SNW rejected the system and claimed for misrepresentation and breach of contract (implied terms of merchantable quality and fitness for purpose). Many of the defects were software related but the judge treated the system as a whole (software and hardware) as one ‘product’. Costs were settled at £450,000 on the grounds of misrepresentation and breaches of statutory implied terms.
St Albans entered into a contract with ICL for the provision of a system to run the poll tax administration. There was an admitted error in the software, which resulted in the number of poll tax payers being overstated. This led St. Albans to set its poll tax rate too low and ended up £3,000,000 out of pocket. St Albans sued for breach of contract, relying on the express terms in the contract as well as on implied terms under the Sale of Goods Act 1979 and for negligent misstatement by one of ICL’s employees that it was safe to take population figures direct from a screen (an on-line output). ICL argued that St Albans should have realised there was something wrong (a report they tried to print had produced a line of zeros), that no loss had been suffered because St Albans could make it up for the following year and that liability under the contract was limited to £100,000.
High court decision:
The error in the software was breach of contract.
ICL’s statement that St Albans could safely take the figures from the screen was negligent, therefore breach of contract.
Although software was considered ‘goods’ in this case, it was not necessary to decide whether or not software was ‘goods’ for the purpose of the Sale of Goods Act 1979, as ICL was in breach of the express terms of the contract.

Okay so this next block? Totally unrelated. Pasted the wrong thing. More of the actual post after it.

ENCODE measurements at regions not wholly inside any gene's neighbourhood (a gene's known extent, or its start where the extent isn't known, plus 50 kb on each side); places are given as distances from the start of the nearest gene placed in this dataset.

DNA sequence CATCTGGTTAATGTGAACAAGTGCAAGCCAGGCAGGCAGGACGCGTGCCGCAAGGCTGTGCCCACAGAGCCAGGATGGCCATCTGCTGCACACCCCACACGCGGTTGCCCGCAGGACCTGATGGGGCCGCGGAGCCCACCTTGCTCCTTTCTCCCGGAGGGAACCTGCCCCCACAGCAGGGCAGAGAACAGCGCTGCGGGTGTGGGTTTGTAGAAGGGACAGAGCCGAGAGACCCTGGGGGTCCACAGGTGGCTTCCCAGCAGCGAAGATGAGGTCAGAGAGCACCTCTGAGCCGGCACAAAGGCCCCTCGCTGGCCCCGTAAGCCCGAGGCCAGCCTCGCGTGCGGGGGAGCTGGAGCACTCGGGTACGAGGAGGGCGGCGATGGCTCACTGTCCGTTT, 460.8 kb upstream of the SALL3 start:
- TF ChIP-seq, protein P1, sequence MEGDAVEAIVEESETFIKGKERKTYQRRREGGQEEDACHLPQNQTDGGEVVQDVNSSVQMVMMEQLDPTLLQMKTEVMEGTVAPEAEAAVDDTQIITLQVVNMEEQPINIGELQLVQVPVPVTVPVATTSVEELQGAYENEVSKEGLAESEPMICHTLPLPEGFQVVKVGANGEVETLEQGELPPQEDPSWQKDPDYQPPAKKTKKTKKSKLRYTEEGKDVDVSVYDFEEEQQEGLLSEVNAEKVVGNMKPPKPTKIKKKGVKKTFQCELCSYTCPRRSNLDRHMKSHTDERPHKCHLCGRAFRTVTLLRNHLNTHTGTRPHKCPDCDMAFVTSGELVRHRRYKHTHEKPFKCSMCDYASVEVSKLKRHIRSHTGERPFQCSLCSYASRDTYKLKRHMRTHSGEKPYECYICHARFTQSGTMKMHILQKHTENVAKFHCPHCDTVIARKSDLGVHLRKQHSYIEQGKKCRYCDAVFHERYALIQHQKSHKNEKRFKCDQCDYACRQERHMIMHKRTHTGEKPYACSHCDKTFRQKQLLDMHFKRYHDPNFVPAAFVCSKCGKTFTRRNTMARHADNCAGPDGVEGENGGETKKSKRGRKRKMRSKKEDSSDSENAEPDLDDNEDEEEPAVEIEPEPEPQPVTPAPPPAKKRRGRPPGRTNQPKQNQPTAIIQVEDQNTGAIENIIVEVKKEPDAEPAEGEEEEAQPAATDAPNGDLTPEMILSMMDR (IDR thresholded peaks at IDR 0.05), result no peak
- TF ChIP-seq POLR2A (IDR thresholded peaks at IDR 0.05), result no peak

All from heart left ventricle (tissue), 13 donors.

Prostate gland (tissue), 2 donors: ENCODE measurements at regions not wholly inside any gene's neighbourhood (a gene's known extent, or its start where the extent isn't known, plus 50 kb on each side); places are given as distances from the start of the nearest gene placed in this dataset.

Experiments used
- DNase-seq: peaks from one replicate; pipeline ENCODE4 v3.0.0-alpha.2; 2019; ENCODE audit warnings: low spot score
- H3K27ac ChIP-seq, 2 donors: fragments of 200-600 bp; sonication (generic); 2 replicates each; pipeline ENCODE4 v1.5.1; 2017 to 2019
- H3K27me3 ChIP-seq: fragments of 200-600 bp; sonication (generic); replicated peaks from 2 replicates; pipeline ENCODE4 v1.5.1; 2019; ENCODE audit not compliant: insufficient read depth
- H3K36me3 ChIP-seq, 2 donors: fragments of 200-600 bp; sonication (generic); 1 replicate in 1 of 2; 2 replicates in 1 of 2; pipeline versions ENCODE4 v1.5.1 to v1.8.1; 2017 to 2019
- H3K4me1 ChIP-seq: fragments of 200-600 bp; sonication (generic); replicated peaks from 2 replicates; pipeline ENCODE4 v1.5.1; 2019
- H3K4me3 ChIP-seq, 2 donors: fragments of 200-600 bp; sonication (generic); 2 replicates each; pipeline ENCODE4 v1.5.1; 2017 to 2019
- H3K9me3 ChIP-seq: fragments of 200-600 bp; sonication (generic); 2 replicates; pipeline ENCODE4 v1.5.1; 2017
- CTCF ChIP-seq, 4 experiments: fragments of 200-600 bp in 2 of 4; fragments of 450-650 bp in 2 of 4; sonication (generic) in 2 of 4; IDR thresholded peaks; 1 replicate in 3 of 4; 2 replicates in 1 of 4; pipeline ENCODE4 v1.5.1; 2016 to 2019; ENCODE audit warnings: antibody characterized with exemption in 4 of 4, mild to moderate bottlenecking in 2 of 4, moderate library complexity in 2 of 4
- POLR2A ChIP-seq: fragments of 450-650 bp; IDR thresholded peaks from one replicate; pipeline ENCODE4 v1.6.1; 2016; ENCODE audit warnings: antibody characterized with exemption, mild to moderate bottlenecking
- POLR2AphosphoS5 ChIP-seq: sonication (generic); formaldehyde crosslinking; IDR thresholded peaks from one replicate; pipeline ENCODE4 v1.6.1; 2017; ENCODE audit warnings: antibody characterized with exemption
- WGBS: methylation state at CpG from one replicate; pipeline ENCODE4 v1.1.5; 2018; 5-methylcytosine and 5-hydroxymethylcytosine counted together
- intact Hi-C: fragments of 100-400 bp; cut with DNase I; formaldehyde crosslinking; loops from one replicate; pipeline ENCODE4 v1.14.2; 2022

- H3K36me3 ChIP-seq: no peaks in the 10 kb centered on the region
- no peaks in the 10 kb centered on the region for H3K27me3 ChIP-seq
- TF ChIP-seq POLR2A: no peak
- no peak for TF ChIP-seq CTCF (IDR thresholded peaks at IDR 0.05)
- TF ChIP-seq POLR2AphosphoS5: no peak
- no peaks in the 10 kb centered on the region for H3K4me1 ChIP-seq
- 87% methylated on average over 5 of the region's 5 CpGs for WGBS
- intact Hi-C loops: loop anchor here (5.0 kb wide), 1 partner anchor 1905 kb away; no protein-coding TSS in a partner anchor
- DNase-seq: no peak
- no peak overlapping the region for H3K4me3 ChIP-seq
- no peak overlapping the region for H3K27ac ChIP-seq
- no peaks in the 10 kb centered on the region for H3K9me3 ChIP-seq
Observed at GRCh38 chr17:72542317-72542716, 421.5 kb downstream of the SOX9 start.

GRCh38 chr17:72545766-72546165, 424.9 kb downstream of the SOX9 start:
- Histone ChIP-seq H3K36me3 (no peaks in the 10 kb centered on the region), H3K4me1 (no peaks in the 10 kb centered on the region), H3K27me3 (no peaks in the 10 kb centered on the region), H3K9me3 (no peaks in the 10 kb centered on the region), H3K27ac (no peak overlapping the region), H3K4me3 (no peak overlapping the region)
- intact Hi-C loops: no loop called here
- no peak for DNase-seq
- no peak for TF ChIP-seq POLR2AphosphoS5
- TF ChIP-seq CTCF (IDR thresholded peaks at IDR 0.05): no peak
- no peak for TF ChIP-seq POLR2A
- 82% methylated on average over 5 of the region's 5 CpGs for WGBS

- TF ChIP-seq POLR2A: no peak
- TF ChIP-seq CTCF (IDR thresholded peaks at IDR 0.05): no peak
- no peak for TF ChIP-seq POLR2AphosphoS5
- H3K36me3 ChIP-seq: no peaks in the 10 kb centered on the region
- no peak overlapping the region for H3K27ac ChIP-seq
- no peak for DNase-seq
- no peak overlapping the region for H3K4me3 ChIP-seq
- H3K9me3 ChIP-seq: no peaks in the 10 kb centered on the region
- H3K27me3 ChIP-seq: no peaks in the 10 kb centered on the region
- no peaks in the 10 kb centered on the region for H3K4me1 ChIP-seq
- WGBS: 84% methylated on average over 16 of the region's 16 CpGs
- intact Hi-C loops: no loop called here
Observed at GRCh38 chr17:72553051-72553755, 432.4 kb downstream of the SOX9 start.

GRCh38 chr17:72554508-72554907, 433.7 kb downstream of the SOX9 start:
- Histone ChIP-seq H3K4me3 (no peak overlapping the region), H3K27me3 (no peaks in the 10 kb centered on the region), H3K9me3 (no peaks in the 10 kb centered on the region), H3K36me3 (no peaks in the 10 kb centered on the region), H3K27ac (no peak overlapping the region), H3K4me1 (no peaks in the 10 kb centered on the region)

St Albans had lost money and had a duty to recover it for the benefit of taxpayers. The fact that it had recouped its loss by increasing the poll tax charge the following year was irrelevant.
Negotiations prior to the contract had left ICL’s terms largely untouched so St Albans was treated as having contracted on ICL’s standard terms. ICL’s terms were subject to the requirement of reasonableness. The £100,000 limited clause was unreasonable and unenforceable in view of the facts that: ICL was a substantial company, they were insured for product liability to an aggregate sum of £50,000,000, ICL was one of the few companies that could meet St Albans requirements and they had not justified the figure of £100,000.
Salvage entered into two contracts with CAP for the design and development and supply of software. Two years later, the software was incomplete and contained numerous errors. Salvage terminated the second contract (the first was over), rejected the software and dismissed CAP. Salvage abandoned the software altogether and engaged another party to develop a fresh solution.
Salvage brought proceedings for breach of contract, claiming repayment of the contract price (about £300,000) and damages for wasted expenditure. CAP relied on a clause limiting its liability to £25,000 in respect of each contract. Salvage claimed the terms were unreasonable and therefore unenforceable under the Unfair Contract Terms Act 1977. Total damages settled at just under £663,000 and Salvage could recover for its wasted expenditure on the project, payments for use of computer bureau facilities and testing and wasted management time and stationery. Salvage could not recover for lost profits.
This case is a good example of what happens if a supplier tries to rely on a limitation of liability which is so low as to be out of proportion to the contract price or any potential losses under the contract. It also highlights the fact that in order to rely on a limitation of liability a supplier is likely to have to find an objective justification for the limitation applied.